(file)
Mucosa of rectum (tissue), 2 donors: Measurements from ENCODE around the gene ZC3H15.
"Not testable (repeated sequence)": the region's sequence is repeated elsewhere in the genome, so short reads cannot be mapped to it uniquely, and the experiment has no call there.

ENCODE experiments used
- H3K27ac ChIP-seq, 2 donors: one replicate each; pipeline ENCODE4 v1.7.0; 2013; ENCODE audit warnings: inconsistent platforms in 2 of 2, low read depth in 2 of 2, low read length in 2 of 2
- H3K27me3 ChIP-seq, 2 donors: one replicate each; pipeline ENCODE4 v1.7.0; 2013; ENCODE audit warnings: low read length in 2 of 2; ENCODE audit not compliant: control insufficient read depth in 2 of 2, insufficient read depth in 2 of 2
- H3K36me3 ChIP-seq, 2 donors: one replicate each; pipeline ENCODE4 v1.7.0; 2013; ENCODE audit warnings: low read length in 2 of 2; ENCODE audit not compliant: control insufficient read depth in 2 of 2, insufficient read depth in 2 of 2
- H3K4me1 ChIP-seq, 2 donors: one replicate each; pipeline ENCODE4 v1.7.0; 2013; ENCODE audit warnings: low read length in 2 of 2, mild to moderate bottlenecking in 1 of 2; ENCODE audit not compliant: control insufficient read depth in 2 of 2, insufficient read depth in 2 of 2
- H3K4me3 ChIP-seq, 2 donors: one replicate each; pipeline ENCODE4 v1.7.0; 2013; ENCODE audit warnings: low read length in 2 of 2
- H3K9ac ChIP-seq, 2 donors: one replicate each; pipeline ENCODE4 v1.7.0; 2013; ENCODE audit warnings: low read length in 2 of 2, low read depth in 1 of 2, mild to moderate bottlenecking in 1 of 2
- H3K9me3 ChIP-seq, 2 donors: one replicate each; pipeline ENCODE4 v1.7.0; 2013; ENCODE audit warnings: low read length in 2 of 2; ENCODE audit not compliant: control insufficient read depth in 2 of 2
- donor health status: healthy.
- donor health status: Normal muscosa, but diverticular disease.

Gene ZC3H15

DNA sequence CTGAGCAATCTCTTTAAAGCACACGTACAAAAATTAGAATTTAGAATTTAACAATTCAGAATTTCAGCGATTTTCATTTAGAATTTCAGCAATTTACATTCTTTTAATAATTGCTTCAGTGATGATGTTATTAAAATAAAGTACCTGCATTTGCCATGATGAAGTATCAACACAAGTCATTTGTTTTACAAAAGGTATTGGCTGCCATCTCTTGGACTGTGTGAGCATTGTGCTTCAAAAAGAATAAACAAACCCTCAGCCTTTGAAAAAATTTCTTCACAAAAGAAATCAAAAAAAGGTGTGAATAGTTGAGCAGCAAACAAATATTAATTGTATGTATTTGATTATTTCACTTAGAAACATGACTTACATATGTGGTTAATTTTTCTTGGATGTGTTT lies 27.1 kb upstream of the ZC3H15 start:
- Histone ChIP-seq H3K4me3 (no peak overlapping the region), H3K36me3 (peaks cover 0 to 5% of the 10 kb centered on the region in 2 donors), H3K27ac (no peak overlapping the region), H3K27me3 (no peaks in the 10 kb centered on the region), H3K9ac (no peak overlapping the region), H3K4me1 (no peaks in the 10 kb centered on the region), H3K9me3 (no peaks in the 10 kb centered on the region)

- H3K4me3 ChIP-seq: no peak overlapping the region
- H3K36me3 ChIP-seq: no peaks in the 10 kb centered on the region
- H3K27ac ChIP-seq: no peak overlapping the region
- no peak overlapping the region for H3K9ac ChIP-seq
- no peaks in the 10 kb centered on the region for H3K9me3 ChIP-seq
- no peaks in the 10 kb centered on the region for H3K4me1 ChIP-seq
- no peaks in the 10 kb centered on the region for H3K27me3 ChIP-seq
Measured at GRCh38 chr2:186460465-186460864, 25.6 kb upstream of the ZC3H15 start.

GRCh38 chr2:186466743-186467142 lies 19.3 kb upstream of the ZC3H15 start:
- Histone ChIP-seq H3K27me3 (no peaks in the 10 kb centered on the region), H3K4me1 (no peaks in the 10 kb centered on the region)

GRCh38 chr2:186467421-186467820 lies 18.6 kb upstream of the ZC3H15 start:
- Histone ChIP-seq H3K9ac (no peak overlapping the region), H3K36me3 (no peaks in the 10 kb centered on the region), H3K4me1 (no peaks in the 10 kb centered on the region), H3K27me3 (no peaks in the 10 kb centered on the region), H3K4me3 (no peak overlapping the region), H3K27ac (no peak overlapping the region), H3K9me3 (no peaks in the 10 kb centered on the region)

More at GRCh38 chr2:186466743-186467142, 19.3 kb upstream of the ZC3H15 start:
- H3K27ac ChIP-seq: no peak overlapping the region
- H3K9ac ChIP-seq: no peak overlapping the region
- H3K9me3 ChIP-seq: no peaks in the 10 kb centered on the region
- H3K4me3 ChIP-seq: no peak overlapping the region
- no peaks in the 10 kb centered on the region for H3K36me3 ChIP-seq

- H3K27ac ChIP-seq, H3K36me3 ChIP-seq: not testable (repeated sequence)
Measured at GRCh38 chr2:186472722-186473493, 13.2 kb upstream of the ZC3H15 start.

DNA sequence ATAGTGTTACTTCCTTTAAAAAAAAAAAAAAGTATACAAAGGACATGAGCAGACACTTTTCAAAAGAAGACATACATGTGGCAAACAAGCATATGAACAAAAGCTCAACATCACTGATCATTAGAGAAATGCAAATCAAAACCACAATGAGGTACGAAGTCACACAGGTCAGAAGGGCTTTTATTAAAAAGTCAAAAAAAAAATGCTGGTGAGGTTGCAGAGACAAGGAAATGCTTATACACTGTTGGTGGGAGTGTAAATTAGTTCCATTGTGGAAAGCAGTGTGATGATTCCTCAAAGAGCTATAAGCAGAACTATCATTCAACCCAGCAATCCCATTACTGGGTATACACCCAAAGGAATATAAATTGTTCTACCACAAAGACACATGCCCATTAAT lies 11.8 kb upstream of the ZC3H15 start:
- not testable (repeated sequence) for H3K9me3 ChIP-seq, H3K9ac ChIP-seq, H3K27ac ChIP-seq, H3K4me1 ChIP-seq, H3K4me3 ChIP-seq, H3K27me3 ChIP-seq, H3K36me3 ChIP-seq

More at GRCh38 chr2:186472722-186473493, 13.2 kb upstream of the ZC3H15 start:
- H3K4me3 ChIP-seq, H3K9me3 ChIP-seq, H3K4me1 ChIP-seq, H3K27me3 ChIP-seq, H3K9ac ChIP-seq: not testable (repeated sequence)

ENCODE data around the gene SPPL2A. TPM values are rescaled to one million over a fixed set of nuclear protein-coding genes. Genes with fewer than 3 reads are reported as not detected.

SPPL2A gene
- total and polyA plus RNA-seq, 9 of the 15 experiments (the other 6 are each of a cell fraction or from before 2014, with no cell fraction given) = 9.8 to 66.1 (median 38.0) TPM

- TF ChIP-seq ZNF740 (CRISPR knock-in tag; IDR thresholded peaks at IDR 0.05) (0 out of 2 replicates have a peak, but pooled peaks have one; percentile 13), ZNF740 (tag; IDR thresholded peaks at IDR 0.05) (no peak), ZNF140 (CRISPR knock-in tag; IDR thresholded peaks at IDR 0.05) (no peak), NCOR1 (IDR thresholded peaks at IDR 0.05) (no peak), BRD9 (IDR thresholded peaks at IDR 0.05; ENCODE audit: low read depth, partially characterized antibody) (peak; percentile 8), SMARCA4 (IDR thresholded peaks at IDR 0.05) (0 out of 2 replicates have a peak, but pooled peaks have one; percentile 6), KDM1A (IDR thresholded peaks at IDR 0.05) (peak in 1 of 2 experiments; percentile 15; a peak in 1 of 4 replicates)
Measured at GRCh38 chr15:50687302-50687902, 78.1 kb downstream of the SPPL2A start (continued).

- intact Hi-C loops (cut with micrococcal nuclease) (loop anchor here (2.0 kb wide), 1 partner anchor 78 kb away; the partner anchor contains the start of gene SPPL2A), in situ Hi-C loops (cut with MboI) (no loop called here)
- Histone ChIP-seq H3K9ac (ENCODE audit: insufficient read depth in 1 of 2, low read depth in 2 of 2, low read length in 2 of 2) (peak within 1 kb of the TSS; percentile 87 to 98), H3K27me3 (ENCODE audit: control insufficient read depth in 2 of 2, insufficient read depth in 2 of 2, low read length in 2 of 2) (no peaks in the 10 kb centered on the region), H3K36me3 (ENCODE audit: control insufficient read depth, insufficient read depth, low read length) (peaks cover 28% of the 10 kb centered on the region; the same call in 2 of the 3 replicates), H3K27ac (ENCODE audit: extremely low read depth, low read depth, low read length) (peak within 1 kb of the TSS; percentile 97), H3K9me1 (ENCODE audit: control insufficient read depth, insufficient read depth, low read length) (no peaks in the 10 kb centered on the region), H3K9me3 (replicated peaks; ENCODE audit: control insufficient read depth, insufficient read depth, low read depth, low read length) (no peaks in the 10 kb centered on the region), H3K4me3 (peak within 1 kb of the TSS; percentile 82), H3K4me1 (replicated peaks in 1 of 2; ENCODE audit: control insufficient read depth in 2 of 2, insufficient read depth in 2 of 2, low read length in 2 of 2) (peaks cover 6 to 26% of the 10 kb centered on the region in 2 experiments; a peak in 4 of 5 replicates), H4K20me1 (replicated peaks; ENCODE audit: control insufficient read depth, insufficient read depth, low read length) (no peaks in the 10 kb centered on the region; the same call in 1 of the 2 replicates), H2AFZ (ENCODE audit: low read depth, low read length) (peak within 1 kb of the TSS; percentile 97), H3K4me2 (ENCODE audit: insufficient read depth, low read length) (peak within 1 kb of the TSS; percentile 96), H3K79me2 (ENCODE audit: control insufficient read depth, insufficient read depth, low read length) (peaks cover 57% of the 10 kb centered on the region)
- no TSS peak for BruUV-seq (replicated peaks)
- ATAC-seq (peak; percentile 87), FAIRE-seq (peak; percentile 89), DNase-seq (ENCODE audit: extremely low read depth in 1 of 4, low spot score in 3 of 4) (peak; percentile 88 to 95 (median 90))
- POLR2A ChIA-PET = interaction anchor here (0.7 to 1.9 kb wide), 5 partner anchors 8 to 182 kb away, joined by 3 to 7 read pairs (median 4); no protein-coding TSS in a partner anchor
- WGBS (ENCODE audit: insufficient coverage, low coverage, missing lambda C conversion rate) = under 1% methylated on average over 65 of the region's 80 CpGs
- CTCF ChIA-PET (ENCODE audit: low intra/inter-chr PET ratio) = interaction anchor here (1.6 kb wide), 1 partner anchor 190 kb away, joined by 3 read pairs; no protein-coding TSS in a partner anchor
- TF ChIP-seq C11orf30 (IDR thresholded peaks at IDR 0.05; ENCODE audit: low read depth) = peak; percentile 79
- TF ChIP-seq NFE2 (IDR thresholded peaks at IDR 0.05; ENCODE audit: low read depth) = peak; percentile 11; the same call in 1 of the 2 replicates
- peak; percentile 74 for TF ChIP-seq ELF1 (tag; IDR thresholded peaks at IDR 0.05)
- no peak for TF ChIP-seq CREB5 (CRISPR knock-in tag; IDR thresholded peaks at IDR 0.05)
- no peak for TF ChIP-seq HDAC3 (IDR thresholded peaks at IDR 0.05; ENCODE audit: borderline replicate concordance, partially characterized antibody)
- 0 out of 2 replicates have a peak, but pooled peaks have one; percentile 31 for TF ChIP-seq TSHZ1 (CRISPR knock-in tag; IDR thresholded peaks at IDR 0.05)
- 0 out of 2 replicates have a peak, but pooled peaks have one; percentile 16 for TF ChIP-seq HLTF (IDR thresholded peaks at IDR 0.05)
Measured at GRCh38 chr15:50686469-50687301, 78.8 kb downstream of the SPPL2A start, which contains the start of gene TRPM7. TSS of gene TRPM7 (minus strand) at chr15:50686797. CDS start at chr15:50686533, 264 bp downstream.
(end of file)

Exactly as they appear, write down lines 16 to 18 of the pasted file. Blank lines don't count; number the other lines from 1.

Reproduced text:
- H3K4me3 ChIP-seq: no peak overlapping the region
- H3K36me3 ChIP-seq: no peaks in the 10 kb centered on the region
- H3K27ac ChIP-seq: no peak overlapping the region